The form will then take into consideration costs that are paid by each parent and are not easily divided. Common examples include health and dental insurance premiums, as well as child care expenses related to that parent’s work schedule. The parent that pays these expenses will basically receive a credit towards child support in the form of a reduced obligation to pay or an increase in the amount to be received. Finally, any final adjustments will be made. The most common of these is an adjustment based upon the amount of time each parent has physical custody of the children. The more a parent has the child, the more of the child support obligation they will bear, meaning the more financial support the other parent is likely to owe. Other considerations here are costs of “long-distance parenting,” such as plane tickets or gas needed to travel to the child, as well as the overall financial condition of each parent. If one parent is struggling, while the other is very financially secure, the form will adjust to prevent placing an impossible burden on the less secure parent. After inputting all this information, the form will produce a presumed child support amount that each parent owes. The parent with the greater obligation will be required to pay the difference in these two amounts.
Can The Court Ever Order A Different Amount Of Child Support? The child support obligations arrived at using the Kansas Child Support Worksheet are known as “presumed child support amounts” for a reason: the court can choose to deviate from the amount in appropriate circumstances. In re Cox, the Kansas Court of Appeals noted that the child support guidelines will almost always be followed, but in exceptional circumstances the trial court can deviate from those guidelines. However, the judge must make a written record of exactly why the guidelines should not be followed before deviating from them; failure to do so will result in the deviations being reversed on review. Exactly what circumstances are appropriate is difficult to say. Even when the form addresses certain factors, the trial judge may grant more or less credit based on extreme circumstances. For example, in re Marriage of Lewallen, a farmer’s property depreciated greatly after a major storm. Though the form already accounts for depreciation, the court heightened the effect of this factor to further reduce the farmer’s support obligation. This was held to be proper because of the extreme circumstances that that storm has produced and the nature of the business the farmer was engaged in.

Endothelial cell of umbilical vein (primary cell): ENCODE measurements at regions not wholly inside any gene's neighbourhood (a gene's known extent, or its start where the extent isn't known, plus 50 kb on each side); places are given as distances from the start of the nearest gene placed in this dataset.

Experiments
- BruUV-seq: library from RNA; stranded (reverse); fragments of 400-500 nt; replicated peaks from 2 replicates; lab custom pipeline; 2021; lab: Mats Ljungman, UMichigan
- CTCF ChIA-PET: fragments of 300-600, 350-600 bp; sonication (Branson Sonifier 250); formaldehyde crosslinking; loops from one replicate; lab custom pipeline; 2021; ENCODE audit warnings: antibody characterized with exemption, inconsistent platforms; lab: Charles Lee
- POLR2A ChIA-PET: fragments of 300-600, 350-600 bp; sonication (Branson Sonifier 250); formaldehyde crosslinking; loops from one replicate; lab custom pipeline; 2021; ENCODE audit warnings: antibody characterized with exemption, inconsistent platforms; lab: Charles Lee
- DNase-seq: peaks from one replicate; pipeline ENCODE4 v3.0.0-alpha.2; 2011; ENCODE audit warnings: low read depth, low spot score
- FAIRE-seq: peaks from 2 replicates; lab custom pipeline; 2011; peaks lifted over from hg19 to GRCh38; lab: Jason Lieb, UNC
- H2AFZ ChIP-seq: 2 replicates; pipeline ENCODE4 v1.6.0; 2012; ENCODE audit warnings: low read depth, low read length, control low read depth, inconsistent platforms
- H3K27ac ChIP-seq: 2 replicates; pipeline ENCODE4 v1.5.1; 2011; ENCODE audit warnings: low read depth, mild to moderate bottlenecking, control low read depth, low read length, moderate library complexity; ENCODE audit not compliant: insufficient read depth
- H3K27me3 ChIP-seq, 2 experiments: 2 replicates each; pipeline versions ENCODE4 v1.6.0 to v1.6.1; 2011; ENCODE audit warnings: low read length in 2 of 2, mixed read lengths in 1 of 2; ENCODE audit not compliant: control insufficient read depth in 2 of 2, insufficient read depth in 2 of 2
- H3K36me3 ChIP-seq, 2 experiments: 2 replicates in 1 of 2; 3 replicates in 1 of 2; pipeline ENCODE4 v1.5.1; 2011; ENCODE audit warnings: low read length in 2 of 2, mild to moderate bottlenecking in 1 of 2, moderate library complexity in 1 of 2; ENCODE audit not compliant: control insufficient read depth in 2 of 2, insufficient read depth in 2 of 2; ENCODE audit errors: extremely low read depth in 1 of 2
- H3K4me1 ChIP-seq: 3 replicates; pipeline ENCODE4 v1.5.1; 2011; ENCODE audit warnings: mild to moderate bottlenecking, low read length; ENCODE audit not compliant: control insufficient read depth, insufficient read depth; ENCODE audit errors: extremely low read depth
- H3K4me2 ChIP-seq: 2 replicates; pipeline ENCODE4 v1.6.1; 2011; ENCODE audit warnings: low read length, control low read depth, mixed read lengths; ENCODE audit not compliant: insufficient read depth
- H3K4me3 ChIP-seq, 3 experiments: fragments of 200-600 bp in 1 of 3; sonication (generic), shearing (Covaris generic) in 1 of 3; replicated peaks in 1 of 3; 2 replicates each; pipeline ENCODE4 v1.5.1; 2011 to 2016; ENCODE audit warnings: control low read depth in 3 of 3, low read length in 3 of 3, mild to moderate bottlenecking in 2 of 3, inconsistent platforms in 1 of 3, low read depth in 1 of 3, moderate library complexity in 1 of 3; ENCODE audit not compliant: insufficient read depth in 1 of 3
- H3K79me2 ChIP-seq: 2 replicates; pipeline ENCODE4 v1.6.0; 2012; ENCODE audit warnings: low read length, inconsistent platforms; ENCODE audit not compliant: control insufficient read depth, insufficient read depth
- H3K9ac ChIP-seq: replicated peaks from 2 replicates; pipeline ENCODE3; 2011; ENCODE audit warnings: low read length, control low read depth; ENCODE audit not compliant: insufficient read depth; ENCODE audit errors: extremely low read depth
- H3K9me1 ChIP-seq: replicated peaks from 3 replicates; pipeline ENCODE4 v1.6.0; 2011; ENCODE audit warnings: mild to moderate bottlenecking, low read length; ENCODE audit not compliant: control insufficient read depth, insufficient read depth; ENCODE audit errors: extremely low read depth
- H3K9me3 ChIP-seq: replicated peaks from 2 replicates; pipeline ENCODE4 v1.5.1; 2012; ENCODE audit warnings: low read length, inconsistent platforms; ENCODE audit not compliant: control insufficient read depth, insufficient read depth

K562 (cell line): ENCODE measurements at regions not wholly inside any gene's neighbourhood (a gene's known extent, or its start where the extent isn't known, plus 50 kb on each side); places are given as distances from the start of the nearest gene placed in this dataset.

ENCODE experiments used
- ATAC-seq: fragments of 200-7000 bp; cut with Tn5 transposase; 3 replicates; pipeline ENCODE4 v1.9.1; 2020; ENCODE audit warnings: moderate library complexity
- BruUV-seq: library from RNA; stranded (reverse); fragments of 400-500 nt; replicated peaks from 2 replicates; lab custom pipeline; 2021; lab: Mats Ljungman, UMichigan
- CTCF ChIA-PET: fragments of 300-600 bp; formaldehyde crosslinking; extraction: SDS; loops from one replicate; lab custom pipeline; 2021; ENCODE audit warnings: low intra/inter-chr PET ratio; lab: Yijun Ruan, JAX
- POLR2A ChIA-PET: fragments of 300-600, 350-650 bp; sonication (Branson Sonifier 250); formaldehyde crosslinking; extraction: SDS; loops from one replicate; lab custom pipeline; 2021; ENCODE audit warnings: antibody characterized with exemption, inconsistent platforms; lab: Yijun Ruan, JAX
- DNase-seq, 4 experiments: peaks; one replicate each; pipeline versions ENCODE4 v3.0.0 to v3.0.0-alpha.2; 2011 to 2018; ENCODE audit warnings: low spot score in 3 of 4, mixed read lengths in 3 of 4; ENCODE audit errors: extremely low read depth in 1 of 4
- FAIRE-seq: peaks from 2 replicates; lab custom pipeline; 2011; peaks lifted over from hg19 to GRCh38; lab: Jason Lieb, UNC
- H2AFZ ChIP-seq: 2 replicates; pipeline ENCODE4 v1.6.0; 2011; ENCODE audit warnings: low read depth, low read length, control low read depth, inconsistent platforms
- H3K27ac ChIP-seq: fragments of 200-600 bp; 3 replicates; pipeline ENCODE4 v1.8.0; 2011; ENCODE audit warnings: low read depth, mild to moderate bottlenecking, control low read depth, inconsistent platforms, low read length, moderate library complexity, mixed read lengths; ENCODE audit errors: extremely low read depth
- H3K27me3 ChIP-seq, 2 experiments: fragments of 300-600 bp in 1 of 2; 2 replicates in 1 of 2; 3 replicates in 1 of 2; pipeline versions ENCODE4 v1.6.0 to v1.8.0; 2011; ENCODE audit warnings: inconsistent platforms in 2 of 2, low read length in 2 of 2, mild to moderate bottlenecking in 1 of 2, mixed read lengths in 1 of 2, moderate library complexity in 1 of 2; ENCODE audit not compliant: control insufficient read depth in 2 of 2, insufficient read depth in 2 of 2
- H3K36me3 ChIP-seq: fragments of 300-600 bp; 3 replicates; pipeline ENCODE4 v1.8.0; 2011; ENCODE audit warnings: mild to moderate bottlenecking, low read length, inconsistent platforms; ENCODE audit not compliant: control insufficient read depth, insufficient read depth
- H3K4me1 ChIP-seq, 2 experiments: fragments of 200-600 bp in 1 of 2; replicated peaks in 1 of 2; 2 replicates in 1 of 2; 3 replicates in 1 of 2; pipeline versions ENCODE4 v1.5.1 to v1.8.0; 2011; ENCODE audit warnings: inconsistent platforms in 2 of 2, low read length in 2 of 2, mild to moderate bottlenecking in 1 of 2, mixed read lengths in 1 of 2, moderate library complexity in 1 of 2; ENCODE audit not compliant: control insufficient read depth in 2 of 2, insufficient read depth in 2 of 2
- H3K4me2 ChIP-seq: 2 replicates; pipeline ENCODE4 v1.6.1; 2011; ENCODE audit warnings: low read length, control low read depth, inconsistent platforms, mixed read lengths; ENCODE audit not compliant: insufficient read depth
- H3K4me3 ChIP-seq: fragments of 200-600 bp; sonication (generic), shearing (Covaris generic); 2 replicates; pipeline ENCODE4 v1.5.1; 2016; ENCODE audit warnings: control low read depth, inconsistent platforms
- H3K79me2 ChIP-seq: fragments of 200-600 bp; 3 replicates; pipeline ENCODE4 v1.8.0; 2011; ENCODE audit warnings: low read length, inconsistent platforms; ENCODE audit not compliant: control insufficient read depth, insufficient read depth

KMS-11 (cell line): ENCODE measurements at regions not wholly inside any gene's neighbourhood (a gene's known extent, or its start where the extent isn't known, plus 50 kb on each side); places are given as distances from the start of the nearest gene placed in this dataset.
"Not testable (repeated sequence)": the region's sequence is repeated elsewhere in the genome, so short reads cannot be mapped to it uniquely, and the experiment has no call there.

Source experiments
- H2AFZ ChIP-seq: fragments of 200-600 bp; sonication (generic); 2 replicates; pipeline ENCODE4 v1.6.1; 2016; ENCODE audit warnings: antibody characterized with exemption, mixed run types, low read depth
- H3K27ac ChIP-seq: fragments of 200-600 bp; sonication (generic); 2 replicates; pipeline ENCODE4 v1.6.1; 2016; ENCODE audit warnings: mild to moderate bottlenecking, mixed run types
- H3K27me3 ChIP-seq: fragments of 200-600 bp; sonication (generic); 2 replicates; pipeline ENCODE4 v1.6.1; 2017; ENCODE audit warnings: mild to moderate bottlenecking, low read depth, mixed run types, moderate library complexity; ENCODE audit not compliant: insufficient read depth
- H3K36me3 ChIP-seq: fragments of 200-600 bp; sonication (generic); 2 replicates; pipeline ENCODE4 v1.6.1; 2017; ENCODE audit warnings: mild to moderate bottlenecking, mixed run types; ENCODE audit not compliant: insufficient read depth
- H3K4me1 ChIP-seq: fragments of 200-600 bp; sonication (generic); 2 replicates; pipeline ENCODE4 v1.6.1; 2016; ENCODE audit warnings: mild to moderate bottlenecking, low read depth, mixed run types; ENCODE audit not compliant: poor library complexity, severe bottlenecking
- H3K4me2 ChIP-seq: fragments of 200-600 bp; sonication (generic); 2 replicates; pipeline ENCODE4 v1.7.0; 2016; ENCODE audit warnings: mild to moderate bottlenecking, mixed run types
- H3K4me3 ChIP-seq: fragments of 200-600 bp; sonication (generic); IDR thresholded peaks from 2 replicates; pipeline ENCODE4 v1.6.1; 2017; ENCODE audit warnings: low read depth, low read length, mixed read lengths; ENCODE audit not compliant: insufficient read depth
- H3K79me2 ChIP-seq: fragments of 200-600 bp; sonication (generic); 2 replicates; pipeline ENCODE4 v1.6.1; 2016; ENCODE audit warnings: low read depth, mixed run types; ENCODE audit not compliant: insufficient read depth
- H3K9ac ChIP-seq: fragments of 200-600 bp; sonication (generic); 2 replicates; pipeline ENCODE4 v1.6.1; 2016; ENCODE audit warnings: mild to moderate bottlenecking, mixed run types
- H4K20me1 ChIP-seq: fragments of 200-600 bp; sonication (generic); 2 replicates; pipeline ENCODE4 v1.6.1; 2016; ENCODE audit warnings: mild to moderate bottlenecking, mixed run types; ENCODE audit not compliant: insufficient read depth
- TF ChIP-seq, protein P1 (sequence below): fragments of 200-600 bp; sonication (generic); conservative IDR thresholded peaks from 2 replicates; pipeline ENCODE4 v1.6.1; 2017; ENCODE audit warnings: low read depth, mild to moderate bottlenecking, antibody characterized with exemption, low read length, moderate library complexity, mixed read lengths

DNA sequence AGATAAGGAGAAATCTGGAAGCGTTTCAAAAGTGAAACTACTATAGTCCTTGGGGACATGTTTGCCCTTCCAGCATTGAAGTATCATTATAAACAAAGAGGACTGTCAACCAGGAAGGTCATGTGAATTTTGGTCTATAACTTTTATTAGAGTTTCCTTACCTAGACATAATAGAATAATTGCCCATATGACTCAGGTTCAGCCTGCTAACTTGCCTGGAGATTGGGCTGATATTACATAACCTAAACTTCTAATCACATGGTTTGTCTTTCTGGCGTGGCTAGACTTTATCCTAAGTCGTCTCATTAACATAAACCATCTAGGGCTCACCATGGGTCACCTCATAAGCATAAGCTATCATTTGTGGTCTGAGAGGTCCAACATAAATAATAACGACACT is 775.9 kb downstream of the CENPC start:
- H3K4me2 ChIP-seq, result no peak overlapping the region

It is also important to remember that child support amounts can be modified after the initial order is entered. Common examples of when a child support modification may be requested is change in employment or when the children have entered different age groups. These modifications can be accomplished by petitioning the court to review the order, along with the changed circumstances that support modifying the award. It is quite rare that a child support award goes unmodified for the duration of the child’s youth; instead, modifications are very common and will likely occur in most cases.
Determining child support in Kansas is a strange mixture of a mathematic formula and individualized considerations. Experienced counsel can help to predict when a court may be willing to deviate from the presumed amount produced by the Kansas Child Support Worksheet. Ensuring that the child support amount arrived at is fair and reasonable can ensure the quality of life for both parents and children moving forward. If you need the help of an experienced divorce and family law attorney in Johnson County, Kansas feel free to contact our office.